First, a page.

“The one legitimate argument that is a mobility issue is payments on the carrier bill—that is legitimately uncharted territory,” he said. “I agree that if the carriers are going to get into this business, they are going to have to think that through.”

However, if a credit card account gets put on a mobile phone, it is the exact same process for contactless payments via plastic credit cards.

Consumer have been paying with contactless credit card for some time now.

Contactless payments technology has been in market for a while, and it has been proven and tested with an eye toward security issues.

“It is interesting that people are raising the specter of fear and fraud around mobile payments,” Mr. Sievers said. “If they need to change the level of security for payments, it has nothing to do with mobility—it has to do with the rules and regulations and their enforcement.”

Will the Feds step in?
Consumers Union has called on companies offering mobile payment systems to include in their contracts the full consumer rights provided under existing federal law for both debit and credit cards, and to provide true voluntary “zero liability” assurance for consumers without loopholes.

The consumer group also noted that regulators need to use their current statutory authority to ensure that existing consumer protections are applied to all new payment methods.

For example, the Federal Reserve Board should apply full debit card protections to payments backed via a prepaid card through a simple interpretation of Regulation E.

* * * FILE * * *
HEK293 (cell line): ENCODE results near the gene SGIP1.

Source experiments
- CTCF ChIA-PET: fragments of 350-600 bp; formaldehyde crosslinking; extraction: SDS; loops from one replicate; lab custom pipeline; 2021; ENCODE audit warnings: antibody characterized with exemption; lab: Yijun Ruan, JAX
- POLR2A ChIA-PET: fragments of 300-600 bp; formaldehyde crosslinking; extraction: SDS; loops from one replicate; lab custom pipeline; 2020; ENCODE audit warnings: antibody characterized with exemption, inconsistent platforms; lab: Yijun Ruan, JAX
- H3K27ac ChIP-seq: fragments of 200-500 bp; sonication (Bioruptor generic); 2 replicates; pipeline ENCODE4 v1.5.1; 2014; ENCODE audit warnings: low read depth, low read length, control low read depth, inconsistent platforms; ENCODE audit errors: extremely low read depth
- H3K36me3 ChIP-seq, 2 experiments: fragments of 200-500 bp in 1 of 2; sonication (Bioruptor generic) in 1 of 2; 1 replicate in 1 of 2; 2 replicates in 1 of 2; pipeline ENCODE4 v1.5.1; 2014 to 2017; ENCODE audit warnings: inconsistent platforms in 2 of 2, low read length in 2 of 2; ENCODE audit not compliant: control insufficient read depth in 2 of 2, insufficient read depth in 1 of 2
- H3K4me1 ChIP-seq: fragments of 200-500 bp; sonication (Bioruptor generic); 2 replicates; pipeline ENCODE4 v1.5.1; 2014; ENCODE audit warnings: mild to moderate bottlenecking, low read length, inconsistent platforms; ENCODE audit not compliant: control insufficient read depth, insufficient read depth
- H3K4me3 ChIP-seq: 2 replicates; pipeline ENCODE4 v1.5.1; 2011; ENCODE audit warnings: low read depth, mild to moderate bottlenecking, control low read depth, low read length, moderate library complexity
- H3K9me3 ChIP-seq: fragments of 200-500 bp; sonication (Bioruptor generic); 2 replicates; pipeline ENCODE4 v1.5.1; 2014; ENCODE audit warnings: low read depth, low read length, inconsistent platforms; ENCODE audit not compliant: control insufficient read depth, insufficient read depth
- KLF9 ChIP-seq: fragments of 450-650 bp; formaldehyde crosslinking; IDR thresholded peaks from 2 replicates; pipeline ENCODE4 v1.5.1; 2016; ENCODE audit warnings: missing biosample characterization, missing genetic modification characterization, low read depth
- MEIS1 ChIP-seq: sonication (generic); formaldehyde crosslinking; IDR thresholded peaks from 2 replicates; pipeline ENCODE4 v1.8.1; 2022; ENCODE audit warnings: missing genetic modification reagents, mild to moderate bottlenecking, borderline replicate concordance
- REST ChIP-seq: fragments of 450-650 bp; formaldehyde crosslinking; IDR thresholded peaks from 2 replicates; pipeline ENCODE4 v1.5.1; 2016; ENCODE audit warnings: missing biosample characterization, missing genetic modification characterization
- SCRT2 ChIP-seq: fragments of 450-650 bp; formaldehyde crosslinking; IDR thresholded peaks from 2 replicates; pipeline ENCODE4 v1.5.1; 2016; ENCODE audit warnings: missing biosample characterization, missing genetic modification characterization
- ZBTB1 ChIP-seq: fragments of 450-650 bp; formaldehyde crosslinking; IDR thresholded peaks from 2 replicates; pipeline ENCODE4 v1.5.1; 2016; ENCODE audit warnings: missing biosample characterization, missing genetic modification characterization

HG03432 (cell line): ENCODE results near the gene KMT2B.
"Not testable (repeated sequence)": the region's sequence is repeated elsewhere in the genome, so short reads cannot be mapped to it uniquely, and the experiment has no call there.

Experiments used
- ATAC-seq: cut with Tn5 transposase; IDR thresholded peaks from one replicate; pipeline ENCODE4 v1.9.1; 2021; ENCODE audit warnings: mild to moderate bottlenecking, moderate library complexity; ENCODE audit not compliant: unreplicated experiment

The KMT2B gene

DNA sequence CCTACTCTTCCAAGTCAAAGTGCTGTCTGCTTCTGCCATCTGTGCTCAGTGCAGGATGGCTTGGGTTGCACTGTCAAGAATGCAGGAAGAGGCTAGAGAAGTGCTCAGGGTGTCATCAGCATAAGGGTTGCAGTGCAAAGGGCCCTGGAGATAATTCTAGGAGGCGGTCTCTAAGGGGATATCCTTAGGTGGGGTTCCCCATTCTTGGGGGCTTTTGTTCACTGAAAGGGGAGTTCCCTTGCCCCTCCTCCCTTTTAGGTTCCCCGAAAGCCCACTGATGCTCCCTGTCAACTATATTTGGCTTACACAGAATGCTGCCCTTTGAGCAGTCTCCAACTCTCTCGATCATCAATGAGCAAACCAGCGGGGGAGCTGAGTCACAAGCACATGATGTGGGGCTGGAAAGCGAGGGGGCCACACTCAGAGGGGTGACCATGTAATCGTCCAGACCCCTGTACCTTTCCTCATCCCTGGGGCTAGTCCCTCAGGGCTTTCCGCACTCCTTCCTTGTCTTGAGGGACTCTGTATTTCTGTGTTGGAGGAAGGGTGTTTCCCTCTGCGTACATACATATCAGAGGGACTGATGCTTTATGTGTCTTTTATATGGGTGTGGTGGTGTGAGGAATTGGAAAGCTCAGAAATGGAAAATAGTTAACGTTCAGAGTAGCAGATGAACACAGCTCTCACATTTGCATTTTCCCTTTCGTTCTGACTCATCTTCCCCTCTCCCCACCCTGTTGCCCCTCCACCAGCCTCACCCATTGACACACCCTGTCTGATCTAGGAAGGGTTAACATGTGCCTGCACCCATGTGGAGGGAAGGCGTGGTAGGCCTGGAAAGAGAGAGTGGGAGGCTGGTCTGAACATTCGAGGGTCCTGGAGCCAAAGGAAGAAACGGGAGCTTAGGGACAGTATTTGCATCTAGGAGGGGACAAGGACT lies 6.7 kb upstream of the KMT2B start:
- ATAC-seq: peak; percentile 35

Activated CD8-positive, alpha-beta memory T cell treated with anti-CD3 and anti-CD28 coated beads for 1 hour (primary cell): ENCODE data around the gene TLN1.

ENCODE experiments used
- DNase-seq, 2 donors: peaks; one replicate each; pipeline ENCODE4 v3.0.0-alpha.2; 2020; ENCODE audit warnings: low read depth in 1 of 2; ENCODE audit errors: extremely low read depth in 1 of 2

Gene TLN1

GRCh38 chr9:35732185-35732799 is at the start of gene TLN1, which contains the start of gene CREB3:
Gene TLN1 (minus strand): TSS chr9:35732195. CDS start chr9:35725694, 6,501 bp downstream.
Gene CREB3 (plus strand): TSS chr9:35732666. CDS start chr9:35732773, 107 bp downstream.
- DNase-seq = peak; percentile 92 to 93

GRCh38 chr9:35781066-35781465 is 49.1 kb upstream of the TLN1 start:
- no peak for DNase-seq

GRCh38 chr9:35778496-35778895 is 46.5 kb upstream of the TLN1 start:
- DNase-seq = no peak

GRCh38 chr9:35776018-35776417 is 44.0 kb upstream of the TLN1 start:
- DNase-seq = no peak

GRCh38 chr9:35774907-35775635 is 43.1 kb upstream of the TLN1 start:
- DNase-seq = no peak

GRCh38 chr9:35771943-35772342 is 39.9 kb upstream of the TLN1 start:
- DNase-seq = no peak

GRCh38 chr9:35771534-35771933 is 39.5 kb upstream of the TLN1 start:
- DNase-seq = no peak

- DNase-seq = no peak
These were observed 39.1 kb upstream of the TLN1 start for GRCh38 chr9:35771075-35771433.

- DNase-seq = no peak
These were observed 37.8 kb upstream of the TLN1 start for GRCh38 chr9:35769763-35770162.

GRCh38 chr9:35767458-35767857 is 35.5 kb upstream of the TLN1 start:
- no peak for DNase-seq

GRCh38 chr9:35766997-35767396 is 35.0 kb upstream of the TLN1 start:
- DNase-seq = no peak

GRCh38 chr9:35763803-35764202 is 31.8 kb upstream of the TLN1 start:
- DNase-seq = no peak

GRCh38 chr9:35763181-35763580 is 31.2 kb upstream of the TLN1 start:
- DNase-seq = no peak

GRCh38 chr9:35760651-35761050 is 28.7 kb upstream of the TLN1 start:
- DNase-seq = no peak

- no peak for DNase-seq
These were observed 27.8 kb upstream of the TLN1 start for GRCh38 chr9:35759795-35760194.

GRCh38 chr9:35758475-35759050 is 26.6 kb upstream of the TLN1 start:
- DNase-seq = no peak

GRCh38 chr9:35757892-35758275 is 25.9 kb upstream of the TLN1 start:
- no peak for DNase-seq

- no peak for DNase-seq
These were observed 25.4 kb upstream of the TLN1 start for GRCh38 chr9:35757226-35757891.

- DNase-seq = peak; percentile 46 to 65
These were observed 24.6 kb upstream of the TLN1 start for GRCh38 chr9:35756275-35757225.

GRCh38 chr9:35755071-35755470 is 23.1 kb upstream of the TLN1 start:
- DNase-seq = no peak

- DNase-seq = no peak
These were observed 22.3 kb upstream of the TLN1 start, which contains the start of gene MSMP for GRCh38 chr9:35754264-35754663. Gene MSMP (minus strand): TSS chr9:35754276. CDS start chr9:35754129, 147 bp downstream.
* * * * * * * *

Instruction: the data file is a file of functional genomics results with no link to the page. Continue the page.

If the Federal Reserve Board fails to act, Consumers Union noted that the new Consumer Financial Protection Bureau created under the recently passed financial reform legislation has the authority to address unfair payment practices.

“The argument made by the Consumers Union is quite valid, because even though the form factor may change from plastic cards to mobile phones, the underlying source of funds—credit, debit or prepaid—will still be the same,” said Red Gillen, senior analyst at Celent, Boston.

“Although consumers may behave with merchants in different ways with mobile phones—for example, tapping a phone at a check-out line—the heart of the transaction, the money, will still come from the same place as it currently does with plastic cards,” he said. “As such, there should be no distinction between consumer protection for plastic card payments and mobile phone payments.

“It is my sense that the banking and payments industries understand this—I have not seen any indication that they are looking to create differing consumer protection rules based on form factor.”

Final Take
Dan Butcher, associate editor, Mobile Commerce Daily